In interviews, at press conferences and on the red carpet at the Toronto Film Festival in September, he consistently dodged questions about the sexual abuse allegations at Penn State University in which he and a fellow student athlete were accused of rape. They claimed the sex was consensual.

Parker was acquitted in a 2001 trial and his roommate, Jean McGianni Celestin, who co-wrote The Birth of a Nation, was convicted but he appealed the verdict and was granted a new trial; the alleged victim would not testify again. She committed suicide in 2012 after two previous attempts.

Speaking to CBS television’s 60 Minutes show for a forthcoming interview, Parker addresses the court case but stops short of an apology: “I was falsely accused,” he tells host Anderson Cooper. “I went to court, I was vindicated. I feel terrible that this woman isn’t here. Her family had to deal with that, but as I sit here, an apology is — no.”

Parker admits to Cooper that what happened that night was “morally wrong” when viewed through his faith: “As a Christian man . . . just being in that situation, yeah, sure. I am 36 years old right now. My faith is very important to me, so looking back through that lens . . . it’s not the lens I had when I was 19 years old.” But when asked if he felt any guilt at all, his answer is unequivocal: “I don’t feel guilty.”

Parker’s film tells the story of Nat Turner (Parker), a slave who led a bloody rebellion in Virginia in 1831; among the many violent scenes is a brutal depiction of Turner’s wife being raped. Although it received a standing ovation at the Sundance Film Festival and rave reviews in January and won two awards there, the American Film Institute later refused to screen it amid concerns from the students about the resurfaced sexual allegations.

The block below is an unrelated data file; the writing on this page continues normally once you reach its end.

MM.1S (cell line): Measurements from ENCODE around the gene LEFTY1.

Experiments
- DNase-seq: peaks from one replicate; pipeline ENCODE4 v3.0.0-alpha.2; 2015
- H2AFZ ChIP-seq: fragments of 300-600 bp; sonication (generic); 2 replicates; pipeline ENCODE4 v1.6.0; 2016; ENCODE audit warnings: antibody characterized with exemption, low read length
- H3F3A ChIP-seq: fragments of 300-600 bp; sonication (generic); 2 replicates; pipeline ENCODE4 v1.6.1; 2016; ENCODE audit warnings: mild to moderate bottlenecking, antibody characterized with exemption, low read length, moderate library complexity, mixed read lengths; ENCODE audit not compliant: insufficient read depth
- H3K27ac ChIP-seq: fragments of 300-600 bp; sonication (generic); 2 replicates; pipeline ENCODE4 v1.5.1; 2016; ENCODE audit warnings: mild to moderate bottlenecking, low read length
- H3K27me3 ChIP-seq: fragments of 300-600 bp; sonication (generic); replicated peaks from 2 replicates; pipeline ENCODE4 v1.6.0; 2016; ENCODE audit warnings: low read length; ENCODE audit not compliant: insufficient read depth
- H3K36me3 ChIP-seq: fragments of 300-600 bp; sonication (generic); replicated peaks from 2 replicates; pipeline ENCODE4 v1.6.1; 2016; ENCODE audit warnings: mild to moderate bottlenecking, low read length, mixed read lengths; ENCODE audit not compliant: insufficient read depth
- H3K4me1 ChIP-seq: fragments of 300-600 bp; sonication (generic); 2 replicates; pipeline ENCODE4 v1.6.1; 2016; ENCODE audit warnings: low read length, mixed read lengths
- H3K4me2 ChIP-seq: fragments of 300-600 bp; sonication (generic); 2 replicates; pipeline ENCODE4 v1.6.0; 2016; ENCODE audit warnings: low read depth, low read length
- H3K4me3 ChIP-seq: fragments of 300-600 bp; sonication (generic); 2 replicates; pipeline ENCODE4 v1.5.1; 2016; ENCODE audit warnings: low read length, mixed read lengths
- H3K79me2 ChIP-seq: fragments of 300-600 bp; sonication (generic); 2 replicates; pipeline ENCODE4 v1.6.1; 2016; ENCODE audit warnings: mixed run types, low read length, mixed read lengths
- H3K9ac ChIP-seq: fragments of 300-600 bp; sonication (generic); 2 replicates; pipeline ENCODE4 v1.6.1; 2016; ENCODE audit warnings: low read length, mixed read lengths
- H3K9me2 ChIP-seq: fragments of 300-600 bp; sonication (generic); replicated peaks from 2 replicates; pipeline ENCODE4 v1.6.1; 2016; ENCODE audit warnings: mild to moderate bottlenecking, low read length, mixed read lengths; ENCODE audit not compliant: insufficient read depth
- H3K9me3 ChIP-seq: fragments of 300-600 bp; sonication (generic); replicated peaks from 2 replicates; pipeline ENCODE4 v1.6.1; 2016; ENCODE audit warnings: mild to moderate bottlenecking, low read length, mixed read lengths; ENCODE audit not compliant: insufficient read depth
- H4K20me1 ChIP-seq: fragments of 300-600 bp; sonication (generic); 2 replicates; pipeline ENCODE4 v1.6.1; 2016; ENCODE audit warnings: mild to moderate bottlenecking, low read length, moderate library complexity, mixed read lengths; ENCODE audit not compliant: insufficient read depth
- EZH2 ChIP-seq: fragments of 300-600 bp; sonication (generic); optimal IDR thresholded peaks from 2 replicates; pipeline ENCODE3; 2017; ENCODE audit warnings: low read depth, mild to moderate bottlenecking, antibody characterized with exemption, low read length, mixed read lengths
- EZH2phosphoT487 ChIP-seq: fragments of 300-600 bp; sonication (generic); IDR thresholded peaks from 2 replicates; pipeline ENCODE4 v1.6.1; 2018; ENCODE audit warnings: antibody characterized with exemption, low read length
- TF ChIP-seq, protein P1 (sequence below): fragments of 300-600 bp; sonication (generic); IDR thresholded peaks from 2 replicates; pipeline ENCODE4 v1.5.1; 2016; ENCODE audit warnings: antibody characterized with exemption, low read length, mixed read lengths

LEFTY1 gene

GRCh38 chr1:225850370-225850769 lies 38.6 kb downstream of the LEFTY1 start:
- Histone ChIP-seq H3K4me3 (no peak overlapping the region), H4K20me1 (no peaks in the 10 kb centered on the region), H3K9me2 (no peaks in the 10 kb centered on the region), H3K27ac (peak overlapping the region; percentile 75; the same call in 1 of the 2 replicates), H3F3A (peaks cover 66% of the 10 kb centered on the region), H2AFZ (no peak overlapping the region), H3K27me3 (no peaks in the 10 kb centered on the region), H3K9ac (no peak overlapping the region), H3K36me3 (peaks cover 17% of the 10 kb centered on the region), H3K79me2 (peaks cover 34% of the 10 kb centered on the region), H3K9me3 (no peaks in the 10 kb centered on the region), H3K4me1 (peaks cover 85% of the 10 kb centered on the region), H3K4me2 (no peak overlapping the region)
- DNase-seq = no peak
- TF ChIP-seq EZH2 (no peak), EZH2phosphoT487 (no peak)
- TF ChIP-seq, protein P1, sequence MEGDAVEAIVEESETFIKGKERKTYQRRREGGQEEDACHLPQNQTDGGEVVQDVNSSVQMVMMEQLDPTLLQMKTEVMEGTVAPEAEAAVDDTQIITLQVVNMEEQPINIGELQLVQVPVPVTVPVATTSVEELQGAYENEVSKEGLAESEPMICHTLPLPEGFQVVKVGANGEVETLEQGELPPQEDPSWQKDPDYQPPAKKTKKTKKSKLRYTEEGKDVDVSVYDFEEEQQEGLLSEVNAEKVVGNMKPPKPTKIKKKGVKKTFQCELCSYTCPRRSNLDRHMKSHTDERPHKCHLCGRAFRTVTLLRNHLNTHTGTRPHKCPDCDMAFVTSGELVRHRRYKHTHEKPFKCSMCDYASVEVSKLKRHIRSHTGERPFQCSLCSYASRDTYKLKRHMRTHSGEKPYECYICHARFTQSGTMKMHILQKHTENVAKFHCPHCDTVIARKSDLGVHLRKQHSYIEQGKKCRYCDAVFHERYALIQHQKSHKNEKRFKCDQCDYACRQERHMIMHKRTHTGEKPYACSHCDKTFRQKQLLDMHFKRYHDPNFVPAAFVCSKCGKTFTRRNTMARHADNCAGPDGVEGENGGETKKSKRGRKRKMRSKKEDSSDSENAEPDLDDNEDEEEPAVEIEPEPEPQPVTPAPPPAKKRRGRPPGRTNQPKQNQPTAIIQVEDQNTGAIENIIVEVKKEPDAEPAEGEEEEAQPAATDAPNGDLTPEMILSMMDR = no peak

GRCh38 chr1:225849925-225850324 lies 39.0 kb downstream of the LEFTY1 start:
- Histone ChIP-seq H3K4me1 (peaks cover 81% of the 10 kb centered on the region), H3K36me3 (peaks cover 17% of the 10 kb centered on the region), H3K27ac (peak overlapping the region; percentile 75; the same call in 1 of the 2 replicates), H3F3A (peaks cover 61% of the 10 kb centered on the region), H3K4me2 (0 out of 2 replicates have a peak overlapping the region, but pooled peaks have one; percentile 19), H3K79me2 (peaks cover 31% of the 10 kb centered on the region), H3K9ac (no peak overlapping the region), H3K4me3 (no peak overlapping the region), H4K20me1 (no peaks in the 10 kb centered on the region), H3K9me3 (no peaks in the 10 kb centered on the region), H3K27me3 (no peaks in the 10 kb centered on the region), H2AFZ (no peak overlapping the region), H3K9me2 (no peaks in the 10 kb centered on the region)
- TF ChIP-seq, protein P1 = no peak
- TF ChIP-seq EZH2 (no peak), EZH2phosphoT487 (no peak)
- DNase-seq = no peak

Nate Parker in Birth of a Nation

The initial Oscar buzz died down after The Hollywood Reporter quoted members of the Academy who admitted that the controversy had made them less likely to vote for the film – or even watch it. Almost overnight, one of Hollywood’s most promising new film-makers had become damaged goods, and his eagerly anticipated film was suddenly a PR nightmare.

Parker’s case hasn’t been helped by an essay written by his accuser’s sister, Sharon Loeffler. “In the years that followed, Nate Parker became a well-known actor,” she wrote in Variety. “It tormented my sister to see him thrive while she was still struggling… As her sister, the thing that pains me most of all is that in retelling the story of the Nat Turner slave revolt, they invented a rape scene. The rape of Turner’s wife is used as a reason to justify Turner’s rebellion.” Loeffler goes on to call the scene “creepy and perverse”.

When The Birth of a Nation premiered at Toronto it was reasonably well received with plenty of applause. Tellingly, though, it received no end-of-festival awards and critics have suggested that Parker’s history and present adamant refusal to address the issue will have an adverse affect on the movie’s performance. It is due to be released in the UK on January 20 next year.